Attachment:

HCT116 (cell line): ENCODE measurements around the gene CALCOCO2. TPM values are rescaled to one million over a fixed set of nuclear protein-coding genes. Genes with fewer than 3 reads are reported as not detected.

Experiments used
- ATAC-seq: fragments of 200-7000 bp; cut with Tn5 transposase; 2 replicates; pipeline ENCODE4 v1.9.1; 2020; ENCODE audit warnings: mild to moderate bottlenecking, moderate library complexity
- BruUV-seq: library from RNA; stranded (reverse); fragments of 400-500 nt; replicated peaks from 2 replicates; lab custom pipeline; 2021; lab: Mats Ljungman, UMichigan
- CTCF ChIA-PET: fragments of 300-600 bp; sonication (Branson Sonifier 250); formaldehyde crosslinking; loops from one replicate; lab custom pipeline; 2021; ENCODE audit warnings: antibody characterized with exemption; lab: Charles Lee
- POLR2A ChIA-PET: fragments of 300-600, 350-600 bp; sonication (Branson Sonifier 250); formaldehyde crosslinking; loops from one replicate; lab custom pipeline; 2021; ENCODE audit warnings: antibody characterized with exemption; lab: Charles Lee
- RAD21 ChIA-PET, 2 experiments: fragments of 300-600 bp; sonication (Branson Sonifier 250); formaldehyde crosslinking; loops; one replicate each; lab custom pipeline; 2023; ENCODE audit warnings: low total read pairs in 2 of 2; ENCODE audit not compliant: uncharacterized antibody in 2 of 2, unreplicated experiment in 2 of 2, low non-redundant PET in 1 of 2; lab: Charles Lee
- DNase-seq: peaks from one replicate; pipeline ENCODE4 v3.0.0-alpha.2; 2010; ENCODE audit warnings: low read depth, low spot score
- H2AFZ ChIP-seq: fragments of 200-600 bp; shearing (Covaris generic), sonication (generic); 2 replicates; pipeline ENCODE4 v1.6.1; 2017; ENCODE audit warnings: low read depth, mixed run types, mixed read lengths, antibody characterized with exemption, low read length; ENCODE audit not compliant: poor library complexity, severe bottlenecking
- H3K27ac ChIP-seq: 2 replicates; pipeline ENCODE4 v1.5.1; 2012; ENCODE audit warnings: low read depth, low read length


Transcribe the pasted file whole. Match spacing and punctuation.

HCT116 (cell line): ENCODE measurements around the gene CALCOCO2. TPM values are rescaled to one million over a fixed set of nuclear protein-coding genes. Genes with fewer than 3 reads are reported as not detected.

Experiments used
- ATAC-seq: fragments of 200-7000 bp; cut with Tn5 transposase; 2 replicates; pipeline ENCODE4 v1.9.1; 2020; ENCODE audit warnings: mild to moderate bottlenecking, moderate library complexity
- BruUV-seq: library from RNA; stranded (reverse); fragments of 400-500 nt; replicated peaks from 2 replicates; lab custom pipeline; 2021; lab: Mats Ljungman, UMichigan
- CTCF ChIA-PET: fragments of 300-600 bp; sonication (Branson Sonifier 250); formaldehyde crosslinking; loops from one replicate; lab custom pipeline; 2021; ENCODE audit warnings: antibody characterized with exemption; lab: Charles Lee
- POLR2A ChIA-PET: fragments of 300-600, 350-600 bp; sonication (Branson Sonifier 250); formaldehyde crosslinking; loops from one replicate; lab custom pipeline; 2021; ENCODE audit warnings: antibody characterized with exemption; lab: Charles Lee
- RAD21 ChIA-PET, 2 experiments: fragments of 300-600 bp; sonication (Branson Sonifier 250); formaldehyde crosslinking; loops; one replicate each; lab custom pipeline; 2023; ENCODE audit warnings: low total read pairs in 2 of 2; ENCODE audit not compliant: uncharacterized antibody in 2 of 2, unreplicated experiment in 2 of 2, low non-redundant PET in 1 of 2; lab: Charles Lee
- DNase-seq: peaks from one replicate; pipeline ENCODE4 v3.0.0-alpha.2; 2010; ENCODE audit warnings: low read depth, low spot score
- H2AFZ ChIP-seq: fragments of 200-600 bp; shearing (Covaris generic), sonication (generic); 2 replicates; pipeline ENCODE4 v1.6.1; 2017; ENCODE audit warnings: low read depth, mixed run types, mixed read lengths, antibody characterized with exemption, low read length; ENCODE audit not compliant: poor library complexity, severe bottlenecking
- H3K27ac ChIP-seq: 2 replicates; pipeline ENCODE4 v1.5.1; 2012; ENCODE audit warnings: low read depth, low read length